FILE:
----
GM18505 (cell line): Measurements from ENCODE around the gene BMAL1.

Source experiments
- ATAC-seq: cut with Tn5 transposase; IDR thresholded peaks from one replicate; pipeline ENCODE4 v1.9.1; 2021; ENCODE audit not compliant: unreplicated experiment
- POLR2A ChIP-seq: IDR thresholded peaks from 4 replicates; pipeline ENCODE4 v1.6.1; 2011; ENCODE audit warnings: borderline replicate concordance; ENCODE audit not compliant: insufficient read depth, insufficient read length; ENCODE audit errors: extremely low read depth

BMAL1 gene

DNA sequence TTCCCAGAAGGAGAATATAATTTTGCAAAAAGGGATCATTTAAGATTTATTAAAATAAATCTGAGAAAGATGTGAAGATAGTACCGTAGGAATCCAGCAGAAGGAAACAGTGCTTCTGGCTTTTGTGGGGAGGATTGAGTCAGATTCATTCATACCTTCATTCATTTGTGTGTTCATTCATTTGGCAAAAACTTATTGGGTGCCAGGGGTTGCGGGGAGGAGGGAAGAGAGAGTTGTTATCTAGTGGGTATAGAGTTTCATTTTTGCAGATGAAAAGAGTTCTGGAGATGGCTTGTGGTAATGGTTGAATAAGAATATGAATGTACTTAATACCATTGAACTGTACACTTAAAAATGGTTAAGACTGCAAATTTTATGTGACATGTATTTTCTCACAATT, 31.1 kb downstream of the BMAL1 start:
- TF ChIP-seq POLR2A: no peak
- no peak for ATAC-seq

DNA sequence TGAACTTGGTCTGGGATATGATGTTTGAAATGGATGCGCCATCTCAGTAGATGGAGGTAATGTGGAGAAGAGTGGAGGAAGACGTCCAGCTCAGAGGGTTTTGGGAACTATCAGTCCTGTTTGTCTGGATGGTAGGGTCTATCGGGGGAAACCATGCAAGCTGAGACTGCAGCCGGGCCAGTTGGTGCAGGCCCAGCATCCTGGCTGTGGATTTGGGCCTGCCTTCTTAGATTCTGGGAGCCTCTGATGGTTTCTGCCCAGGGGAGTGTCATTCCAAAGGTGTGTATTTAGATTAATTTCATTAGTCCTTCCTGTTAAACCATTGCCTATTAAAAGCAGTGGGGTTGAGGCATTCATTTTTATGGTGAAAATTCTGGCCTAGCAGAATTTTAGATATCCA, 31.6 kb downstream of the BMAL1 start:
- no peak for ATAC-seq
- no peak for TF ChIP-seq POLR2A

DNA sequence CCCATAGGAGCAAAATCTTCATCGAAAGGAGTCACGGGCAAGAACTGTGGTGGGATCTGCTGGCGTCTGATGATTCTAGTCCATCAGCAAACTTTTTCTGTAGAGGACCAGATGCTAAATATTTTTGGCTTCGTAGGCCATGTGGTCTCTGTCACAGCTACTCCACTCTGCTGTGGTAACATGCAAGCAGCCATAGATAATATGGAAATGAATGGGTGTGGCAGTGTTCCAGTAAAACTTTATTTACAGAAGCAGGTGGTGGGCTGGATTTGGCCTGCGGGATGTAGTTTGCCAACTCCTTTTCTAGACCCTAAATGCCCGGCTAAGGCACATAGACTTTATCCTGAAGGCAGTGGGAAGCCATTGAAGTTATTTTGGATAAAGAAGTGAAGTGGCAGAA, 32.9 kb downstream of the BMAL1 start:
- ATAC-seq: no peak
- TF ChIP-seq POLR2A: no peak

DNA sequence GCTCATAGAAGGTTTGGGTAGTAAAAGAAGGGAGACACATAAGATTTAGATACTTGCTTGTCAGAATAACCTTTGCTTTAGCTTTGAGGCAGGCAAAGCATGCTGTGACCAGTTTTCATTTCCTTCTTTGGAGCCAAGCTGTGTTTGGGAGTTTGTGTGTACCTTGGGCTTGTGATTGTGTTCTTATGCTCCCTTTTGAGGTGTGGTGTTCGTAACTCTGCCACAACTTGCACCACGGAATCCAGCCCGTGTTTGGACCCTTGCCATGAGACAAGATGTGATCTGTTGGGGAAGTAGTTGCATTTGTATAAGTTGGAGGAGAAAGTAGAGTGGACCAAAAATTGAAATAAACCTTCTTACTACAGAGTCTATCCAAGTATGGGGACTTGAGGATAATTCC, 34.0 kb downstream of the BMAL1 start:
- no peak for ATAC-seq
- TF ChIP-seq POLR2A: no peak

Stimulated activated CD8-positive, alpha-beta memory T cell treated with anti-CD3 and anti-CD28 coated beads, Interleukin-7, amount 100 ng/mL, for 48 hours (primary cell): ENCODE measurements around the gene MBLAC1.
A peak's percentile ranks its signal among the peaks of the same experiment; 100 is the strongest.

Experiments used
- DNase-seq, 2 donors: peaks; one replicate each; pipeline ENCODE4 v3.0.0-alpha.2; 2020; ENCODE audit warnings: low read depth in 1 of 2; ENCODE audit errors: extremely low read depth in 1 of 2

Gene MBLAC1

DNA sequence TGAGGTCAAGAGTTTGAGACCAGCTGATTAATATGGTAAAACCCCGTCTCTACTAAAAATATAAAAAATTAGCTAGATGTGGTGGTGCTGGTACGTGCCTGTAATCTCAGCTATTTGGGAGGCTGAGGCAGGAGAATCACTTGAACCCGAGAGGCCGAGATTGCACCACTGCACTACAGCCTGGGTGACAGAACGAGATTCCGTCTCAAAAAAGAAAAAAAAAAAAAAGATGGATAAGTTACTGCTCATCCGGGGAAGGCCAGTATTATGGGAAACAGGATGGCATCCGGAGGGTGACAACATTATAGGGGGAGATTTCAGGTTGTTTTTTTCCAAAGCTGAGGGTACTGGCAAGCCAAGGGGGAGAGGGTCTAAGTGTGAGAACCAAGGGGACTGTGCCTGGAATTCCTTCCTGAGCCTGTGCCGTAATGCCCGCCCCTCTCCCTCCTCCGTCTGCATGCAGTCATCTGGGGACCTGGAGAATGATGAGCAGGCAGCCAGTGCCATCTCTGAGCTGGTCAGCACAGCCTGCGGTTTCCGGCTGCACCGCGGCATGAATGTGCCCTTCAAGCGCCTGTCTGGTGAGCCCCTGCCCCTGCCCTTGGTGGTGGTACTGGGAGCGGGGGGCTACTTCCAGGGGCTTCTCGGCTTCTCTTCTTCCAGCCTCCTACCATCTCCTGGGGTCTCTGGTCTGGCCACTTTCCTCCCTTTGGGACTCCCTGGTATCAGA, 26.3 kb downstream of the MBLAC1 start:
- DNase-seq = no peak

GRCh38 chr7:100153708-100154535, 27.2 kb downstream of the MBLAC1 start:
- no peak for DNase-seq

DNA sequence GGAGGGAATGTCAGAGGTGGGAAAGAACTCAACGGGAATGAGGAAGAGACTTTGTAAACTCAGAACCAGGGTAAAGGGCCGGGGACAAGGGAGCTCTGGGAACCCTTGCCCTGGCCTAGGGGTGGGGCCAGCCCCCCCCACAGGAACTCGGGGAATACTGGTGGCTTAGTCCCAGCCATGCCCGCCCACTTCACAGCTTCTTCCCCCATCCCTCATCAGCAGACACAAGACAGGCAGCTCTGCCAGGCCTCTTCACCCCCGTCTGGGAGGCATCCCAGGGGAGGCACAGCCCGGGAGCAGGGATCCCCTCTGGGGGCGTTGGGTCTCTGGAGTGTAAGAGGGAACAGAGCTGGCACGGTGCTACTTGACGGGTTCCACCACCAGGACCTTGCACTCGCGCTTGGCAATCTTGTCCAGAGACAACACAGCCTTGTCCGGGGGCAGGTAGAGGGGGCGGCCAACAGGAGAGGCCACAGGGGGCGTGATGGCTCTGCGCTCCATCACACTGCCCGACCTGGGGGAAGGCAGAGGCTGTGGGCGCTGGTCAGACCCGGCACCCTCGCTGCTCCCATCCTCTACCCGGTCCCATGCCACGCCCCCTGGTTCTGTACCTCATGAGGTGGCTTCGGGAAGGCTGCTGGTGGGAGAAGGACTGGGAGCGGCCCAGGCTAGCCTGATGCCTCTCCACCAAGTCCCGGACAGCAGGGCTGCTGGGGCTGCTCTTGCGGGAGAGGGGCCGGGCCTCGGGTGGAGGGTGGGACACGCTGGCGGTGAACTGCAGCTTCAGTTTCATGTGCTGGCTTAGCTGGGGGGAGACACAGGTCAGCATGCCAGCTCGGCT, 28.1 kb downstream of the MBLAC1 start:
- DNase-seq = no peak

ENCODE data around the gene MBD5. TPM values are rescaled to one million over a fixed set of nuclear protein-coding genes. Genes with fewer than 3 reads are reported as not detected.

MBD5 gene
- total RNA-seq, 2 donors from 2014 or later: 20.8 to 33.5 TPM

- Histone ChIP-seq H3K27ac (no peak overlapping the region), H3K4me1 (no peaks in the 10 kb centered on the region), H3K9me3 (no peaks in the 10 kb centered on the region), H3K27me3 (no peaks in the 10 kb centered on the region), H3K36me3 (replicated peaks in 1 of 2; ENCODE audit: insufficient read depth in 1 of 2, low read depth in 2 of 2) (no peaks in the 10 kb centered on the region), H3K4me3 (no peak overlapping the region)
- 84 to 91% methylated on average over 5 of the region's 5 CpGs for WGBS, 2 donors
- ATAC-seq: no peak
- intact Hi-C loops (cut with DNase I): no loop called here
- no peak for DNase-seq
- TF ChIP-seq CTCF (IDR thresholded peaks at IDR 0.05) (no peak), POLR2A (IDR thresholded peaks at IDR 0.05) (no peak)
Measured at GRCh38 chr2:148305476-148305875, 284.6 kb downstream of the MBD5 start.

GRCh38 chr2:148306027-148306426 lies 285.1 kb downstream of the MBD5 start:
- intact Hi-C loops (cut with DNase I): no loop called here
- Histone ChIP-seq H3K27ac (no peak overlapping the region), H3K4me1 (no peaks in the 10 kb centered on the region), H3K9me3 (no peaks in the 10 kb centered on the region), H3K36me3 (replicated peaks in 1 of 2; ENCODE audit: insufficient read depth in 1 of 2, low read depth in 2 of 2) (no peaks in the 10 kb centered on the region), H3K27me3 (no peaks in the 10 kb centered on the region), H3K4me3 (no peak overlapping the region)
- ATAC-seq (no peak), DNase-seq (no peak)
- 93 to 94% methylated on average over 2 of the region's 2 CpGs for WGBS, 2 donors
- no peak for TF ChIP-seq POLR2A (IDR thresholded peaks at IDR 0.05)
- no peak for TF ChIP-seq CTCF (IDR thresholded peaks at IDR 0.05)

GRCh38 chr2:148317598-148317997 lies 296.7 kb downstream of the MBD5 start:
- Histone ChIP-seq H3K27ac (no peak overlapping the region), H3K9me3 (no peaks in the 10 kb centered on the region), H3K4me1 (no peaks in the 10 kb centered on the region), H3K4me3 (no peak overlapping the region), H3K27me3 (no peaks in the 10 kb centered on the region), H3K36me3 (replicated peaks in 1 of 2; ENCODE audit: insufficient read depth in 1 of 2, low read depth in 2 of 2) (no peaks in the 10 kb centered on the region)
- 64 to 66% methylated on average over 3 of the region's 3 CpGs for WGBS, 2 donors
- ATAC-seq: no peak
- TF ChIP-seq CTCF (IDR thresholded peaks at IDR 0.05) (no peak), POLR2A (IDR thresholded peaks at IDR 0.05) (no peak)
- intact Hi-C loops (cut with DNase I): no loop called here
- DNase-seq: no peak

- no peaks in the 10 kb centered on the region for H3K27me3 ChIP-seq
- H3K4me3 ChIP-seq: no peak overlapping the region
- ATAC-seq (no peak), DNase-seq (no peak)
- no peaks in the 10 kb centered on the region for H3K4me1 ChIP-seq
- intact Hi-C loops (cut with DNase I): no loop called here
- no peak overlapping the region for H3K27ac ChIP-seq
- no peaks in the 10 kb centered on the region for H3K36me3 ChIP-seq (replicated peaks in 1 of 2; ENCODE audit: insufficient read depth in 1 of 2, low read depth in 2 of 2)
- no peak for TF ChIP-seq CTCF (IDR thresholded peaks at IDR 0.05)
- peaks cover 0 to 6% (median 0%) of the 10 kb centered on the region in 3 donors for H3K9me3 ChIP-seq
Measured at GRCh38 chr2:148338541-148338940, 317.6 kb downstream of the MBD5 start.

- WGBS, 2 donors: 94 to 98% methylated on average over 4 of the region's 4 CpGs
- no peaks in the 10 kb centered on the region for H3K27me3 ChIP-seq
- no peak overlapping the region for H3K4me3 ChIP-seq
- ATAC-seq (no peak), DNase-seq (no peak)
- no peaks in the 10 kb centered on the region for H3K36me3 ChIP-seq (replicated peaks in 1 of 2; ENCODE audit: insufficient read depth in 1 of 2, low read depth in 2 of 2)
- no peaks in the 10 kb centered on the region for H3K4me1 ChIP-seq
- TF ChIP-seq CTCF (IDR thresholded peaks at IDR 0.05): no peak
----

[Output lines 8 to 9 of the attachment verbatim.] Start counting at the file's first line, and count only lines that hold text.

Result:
- no peak for ATAC-seq

DNA sequence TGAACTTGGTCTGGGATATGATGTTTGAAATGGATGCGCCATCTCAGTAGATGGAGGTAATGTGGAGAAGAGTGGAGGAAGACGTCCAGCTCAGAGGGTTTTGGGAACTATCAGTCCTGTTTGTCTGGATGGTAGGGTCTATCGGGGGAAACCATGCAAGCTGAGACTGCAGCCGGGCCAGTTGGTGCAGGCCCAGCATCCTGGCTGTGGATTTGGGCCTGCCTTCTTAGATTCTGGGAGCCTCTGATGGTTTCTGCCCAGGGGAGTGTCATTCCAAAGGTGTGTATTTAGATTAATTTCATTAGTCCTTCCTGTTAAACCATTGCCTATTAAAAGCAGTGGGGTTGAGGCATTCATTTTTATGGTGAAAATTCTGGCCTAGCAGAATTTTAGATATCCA, 31.6 kb downstream of the BMAL1 start: